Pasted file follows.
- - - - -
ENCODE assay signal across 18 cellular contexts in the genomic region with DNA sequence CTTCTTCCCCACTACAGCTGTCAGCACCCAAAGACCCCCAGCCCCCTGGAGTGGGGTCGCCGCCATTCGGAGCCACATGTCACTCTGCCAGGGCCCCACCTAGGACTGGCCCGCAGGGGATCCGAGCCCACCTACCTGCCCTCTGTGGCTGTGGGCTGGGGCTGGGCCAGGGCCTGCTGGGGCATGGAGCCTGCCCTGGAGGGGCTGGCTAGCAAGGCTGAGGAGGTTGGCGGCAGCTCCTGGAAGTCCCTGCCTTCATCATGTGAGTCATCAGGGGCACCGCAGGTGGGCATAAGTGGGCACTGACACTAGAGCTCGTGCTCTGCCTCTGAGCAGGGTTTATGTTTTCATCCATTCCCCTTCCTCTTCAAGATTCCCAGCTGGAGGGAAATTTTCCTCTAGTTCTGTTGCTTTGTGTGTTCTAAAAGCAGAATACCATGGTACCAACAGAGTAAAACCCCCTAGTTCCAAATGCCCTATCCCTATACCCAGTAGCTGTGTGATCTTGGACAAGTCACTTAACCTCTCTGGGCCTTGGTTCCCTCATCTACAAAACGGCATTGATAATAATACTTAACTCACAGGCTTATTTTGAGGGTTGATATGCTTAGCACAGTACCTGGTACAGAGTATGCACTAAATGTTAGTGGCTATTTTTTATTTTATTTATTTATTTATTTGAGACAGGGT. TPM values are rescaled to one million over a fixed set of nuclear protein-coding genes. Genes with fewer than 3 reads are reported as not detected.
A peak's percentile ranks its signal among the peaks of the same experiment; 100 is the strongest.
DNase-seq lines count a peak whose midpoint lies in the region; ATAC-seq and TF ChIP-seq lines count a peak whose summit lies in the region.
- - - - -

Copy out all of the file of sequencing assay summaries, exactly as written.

ENCODE assay signal across 18 cellular contexts in the genomic region with DNA sequence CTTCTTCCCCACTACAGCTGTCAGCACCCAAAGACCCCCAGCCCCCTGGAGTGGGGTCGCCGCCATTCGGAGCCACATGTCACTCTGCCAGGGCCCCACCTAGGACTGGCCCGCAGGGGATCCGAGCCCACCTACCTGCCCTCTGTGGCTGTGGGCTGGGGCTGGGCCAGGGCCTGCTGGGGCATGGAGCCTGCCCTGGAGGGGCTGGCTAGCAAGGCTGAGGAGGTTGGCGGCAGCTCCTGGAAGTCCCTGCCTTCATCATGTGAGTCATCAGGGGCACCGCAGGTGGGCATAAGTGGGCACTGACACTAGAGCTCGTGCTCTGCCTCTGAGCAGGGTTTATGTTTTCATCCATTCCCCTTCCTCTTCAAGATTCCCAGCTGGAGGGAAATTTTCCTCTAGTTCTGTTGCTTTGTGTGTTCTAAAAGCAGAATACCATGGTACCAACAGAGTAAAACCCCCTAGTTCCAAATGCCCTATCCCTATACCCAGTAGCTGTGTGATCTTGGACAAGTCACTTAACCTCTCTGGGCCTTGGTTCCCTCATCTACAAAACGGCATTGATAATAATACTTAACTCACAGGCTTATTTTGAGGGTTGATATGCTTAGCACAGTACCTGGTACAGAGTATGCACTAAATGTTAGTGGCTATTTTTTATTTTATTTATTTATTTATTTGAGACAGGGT. TPM values are rescaled to one million over a fixed set of nuclear protein-coding genes. Genes with fewer than 3 reads are reported as not detected.
A peak's percentile ranks its signal among the peaks of the same experiment; 100 is the strongest.
DNase-seq lines count a peak whose midpoint lies in the region; ATAC-seq and TF ChIP-seq lines count a peak whose summit lies in the region.